Technique. Proper technique is the foundation of training. Enhancing performance without the proper technique is virtually impossible, especially as athletes mature. With football season upon us, color commentators love to talk about the technique of players, especially quarterbacks! There have been many good quarterbacks who never became great or elite, because they didn’t have the technique that would allow them to get to the next level. Make sure to pay attention to and work and proper technique!

Edge. When we talk about ‘edge’ in hockey we are talking about skating and using the inside and outside edges of the skate blade. Having great control and agility as an athlete will give you every advantage when the game is on the line.

Retention. The retention of motor skills, technique and other skill attributes is paramount. Repetition leads to retention. Repeatedly test yourself on what you are learning and over time, you will find success!

We hope you have a great Labor Day Weekend and an awesome start to the season! 

 

 

11

April

This spring we’ve seen the first pitch of America’s summer pastime lead to games being postponed because of snow; and wow, have we seen snow! So what has the weather and baseball taught us about hockey? Well, just as we saw at the NCAA Frozen Four, to be prepared for anything.

As the commentators described how the Bulldogs were lucky to even get into the NCAA tournament with the last at-large bid – ironically via an overtime win by Notre Dame who they eventually beat for the National Championship – I was reminded of many times in sports when an unexpected opportunity presented itself, and the outcome being squarely rooted in being prepared.

Just like the UMD team was prepared to make the most of the opportunity to play in the NCAA’s, players themselves need to be ready for the unexpected. When the chance presents itself to fill in on the power play, will you be ready? When your linemate gives you the perfect no-look pass on the tape, will you bury it? When the coach calls your number in the shootout with the game on the line, do you have a ‘go-to’ move or a sure-fire shot?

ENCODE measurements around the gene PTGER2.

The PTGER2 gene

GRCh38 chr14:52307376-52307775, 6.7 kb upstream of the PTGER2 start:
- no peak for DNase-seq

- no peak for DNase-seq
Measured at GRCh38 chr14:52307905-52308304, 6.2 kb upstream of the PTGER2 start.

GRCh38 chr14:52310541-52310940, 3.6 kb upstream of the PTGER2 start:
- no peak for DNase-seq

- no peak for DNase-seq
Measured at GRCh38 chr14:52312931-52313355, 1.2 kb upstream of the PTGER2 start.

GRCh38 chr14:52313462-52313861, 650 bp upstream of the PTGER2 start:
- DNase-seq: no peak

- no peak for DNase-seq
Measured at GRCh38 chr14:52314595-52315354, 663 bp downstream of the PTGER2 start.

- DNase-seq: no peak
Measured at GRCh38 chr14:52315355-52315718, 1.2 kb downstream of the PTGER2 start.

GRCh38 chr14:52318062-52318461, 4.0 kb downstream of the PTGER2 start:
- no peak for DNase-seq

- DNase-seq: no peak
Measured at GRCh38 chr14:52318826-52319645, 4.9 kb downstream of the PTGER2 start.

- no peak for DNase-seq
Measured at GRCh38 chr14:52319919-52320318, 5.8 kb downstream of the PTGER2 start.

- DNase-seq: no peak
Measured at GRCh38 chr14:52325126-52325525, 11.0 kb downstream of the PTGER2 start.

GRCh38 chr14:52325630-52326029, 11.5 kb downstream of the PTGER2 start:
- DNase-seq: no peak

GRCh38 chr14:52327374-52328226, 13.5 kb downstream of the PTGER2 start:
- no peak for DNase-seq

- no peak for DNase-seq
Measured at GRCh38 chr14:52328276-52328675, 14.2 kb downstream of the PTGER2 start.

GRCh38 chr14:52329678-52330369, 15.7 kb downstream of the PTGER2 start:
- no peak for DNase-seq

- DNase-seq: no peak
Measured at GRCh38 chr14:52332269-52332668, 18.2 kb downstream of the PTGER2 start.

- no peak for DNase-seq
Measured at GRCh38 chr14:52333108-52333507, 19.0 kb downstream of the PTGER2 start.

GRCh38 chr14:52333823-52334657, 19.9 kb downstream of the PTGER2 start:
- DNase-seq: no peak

Even though I wasn’t ready for all of the snow this winter, or what I thought would be a nice little late-season snowfall that lead to a dreadful blast in mid-March, and ended with what we can only hope is a final kick in the teeth last week, I am ready now, with a snowplow large enough to blow out three lanes of interstate highway in a single pass. 

Like our unexpected battles with Mother Nature this winter, UMD’s unexpected birth in the NCAA’s and the boy’s of summer having snow delays, hockey players need to always be ready for what the game presents.

We hope you take advantage of the opportunity to train with us this summer. Our hockey camps have locations in 10 states and specialize in key areas of skill development that we call the CARTER METHOD. This includes the fundamentals of skating, stick handling, and shooting, and we teach in a way that builds confidence and leads to continuous improvement. Control, Agility, Reflex, Technique, Edge and Retention.

Our talented and knowledgeable staff is eager to answer your questions and help you prepare for next season, as well as the next time the unexpected opportunity presents itself. Because when it’s your turn to shine, great teams and great players are prepared, confident and ready to perform!